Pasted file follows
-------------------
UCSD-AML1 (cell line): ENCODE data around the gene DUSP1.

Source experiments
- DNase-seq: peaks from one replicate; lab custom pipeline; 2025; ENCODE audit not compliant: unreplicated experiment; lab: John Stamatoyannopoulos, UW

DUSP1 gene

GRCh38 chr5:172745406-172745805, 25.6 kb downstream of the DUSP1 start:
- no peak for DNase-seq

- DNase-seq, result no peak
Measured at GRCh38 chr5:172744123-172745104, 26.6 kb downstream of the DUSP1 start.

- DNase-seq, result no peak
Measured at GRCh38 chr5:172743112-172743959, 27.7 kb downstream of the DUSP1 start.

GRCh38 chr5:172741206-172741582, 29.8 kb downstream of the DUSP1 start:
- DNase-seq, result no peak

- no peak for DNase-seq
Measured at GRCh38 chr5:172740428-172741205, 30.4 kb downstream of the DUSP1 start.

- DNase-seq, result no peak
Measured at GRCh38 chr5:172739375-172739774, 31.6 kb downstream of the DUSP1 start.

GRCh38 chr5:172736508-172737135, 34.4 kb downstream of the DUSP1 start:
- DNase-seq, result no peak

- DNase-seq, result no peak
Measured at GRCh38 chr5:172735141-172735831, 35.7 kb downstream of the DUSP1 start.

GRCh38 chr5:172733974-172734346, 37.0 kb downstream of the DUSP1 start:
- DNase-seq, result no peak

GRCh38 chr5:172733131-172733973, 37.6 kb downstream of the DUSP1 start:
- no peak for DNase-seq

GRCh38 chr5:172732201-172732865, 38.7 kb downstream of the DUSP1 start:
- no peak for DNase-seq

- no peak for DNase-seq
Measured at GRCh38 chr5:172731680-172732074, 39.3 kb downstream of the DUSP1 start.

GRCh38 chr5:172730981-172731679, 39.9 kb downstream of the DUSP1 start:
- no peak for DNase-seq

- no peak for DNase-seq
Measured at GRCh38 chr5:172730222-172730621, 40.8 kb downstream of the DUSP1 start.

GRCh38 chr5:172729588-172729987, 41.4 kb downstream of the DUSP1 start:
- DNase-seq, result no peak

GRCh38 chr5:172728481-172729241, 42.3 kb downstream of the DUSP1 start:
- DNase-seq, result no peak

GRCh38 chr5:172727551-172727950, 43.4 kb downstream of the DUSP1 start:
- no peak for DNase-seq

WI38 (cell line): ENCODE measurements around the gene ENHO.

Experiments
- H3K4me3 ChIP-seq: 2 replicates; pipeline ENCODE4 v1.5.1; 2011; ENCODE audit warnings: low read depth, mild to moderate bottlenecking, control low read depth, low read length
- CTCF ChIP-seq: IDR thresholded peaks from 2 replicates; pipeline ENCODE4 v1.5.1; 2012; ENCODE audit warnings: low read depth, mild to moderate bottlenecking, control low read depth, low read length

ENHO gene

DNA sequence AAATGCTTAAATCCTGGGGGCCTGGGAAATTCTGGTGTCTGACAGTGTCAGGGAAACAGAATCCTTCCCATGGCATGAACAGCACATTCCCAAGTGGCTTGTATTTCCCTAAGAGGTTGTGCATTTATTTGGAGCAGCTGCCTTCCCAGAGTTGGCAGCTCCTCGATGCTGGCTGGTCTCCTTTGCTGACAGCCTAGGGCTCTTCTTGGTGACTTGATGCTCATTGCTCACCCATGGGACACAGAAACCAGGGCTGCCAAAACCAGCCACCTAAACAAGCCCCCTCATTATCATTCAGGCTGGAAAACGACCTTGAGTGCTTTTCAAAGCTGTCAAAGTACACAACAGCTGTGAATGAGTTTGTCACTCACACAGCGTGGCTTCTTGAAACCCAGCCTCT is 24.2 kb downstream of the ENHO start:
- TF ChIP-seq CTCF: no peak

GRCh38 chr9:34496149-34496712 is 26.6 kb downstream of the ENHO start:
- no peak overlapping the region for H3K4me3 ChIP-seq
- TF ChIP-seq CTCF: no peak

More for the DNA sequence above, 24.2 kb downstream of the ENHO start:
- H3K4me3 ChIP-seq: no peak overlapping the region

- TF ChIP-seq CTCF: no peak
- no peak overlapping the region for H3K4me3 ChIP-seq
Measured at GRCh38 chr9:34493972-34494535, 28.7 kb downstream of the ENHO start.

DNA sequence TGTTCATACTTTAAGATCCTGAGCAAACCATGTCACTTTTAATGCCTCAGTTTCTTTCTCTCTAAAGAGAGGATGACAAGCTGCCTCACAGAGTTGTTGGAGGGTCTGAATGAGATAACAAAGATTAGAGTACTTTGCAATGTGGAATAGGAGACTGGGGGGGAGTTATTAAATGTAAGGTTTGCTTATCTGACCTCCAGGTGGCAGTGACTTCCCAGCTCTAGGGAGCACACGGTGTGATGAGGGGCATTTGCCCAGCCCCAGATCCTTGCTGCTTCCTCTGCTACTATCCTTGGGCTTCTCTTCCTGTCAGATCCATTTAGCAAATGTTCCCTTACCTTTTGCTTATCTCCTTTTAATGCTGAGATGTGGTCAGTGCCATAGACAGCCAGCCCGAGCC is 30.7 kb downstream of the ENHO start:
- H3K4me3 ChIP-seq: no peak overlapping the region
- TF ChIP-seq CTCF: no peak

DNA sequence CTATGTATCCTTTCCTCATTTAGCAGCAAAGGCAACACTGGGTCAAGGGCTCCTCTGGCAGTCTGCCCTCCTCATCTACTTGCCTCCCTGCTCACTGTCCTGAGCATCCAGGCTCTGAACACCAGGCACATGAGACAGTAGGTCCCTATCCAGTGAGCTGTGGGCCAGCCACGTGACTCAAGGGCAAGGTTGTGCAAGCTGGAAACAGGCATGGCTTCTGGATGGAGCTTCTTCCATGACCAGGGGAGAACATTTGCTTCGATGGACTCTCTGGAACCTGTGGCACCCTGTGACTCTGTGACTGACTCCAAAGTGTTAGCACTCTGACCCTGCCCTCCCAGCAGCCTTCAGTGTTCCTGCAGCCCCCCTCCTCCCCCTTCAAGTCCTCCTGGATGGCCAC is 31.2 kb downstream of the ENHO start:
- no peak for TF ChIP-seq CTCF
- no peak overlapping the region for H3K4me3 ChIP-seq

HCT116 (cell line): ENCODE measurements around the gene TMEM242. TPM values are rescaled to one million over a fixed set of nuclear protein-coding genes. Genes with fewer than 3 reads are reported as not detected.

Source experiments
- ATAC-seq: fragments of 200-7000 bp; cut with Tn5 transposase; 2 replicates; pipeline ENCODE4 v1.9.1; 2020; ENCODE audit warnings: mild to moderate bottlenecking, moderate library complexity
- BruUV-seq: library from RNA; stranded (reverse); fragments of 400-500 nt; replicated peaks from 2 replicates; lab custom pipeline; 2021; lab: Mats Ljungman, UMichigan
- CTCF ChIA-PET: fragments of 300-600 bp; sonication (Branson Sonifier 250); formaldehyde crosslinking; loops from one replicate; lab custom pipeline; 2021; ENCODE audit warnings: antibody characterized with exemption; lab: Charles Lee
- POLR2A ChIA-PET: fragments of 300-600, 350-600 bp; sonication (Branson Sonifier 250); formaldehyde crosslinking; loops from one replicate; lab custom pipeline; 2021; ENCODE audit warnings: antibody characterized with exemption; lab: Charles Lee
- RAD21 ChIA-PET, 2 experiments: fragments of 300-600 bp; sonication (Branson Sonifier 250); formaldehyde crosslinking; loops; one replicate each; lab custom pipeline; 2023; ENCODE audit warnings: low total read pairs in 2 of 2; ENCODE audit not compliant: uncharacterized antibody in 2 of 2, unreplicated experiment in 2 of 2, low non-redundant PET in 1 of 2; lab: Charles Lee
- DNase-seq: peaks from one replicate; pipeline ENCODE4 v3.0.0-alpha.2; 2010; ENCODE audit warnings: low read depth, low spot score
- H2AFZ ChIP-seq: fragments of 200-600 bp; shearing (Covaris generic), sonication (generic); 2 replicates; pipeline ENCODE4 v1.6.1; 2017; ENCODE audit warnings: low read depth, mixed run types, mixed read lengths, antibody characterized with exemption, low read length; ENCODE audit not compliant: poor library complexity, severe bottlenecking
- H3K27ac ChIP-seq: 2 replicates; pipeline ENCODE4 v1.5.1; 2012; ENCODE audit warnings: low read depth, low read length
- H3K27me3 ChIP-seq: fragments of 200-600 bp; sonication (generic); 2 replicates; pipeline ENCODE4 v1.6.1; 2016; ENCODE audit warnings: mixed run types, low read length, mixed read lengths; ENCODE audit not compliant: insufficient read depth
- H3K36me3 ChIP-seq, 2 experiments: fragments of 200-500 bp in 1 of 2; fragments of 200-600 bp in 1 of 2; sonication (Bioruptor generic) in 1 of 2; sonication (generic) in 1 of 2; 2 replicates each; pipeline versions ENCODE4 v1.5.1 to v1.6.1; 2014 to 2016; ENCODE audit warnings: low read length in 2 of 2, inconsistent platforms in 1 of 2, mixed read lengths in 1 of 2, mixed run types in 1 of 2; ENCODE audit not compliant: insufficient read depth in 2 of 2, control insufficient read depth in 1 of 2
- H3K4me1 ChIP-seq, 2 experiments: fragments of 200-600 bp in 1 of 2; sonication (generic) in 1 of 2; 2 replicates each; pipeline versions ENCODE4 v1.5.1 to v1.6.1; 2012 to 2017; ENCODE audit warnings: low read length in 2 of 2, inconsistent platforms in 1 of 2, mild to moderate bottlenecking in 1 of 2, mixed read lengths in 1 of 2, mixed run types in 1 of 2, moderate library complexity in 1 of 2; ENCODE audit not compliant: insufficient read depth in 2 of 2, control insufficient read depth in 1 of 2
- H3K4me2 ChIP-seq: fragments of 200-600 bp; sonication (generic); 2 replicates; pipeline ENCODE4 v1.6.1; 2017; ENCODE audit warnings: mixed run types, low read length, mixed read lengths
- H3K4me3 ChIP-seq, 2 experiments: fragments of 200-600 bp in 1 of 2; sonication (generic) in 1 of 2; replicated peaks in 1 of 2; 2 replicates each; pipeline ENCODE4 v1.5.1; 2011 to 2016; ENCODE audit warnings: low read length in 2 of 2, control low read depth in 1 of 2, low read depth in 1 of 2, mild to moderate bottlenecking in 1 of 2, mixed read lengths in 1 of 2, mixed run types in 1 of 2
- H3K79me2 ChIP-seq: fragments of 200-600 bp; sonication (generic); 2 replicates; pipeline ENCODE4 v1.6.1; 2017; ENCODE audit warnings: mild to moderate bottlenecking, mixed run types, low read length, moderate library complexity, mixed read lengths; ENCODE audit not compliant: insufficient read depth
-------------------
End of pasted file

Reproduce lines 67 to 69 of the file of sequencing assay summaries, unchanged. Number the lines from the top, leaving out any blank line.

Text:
- DNase-seq: peaks from one replicate; pipeline ENCODE4 v3.0.0-alpha.2; 2010; ENCODE audit warnings: low read depth, low spot score
- H2AFZ ChIP-seq: fragments of 200-600 bp; shearing (Covaris generic), sonication (generic); 2 replicates; pipeline ENCODE4 v1.6.1; 2017; ENCODE audit warnings: low read depth, mixed run types, mixed read lengths, antibody characterized with exemption, low read length; ENCODE audit not compliant: poor library complexity, severe bottlenecking
- H3K27ac ChIP-seq: 2 replicates; pipeline ENCODE4 v1.5.1; 2012; ENCODE audit warnings: low read depth, low read length